It’s 5:25 p.m. and Third Coast Percussion is running through their music. The quartet has spent most of the day here, in their studio space on Rockwell Avenue in Chicago, collaborating with composer Jonathan Pfeffer. The composer prefers to write music for people he knows well, and he spent the last two days experimenting with the group and discussing how the piece might work. Pfeffer left a few hours ago, and the quartet has since moved on to music for an upcoming concert. A brief pause occurs after they finish the piece, the members gathering their thoughts.
“We kind of settled into a tempo, and I think we should just roll with that” says Peter Martin. David Skidmore observes that the crescendo at measure thirty could grow louder. They discuss the dynamics and phrasing for a few minutes, but at some point, without my realizing it, the conversation drifts to the old Nickelodeon show, You Can’t Do That on Television. This type of break is not uncommon for these good-humored performers, but it lasts only a few minutes.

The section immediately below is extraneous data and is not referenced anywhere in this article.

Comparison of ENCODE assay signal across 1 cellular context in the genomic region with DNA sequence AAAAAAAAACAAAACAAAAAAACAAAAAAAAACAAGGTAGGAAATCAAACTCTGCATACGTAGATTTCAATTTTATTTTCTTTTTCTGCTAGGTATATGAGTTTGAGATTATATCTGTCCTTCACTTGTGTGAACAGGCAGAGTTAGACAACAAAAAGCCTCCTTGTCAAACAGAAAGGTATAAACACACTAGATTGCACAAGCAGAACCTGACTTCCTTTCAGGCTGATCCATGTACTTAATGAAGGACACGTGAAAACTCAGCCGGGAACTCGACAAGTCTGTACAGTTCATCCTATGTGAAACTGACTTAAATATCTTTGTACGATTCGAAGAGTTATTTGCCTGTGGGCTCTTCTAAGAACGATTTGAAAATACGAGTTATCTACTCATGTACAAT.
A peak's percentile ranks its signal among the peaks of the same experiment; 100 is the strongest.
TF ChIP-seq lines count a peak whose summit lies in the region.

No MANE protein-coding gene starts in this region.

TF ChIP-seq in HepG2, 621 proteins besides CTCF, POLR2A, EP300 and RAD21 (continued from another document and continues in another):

“We should, like, take a day off,” David says.
“Like in 2017?” replies Robert Dillon, a sarcastic grin spreading across his face.
The joke is funny, but rings true. The past week had been especially busy, with residency activities at the University of Chicago, a rehearsal with the Chicago Youth Symphony, and collaborative project with Pfeffer. Besides late night meals and occasional rehearsal jokes, the four percussionists have gone without a break for about nine days, often working long hours and hauling equipment from one locale to another. Phones are always close at hand as members check the progress on upcoming projects, contracts, and gig schedules. After laughing off Rob’s joke, they run the piece again, this time with the lights out as they’ll perform it.
I describe this scene in detail because it is typical to a work routine found among Third Coast Percussion, Eighth Blackbird, and the Playground Ensemble. Long days of work followed by rehearsals for quickly approaching gigs was common to all three ensembles. Performers often strove for a high level of musicianship that requires focused attention and lengthy rehearsals of difficult music. Humor was used frequently to lighten the mood, but nothing could stop the relentless approach of deadlines.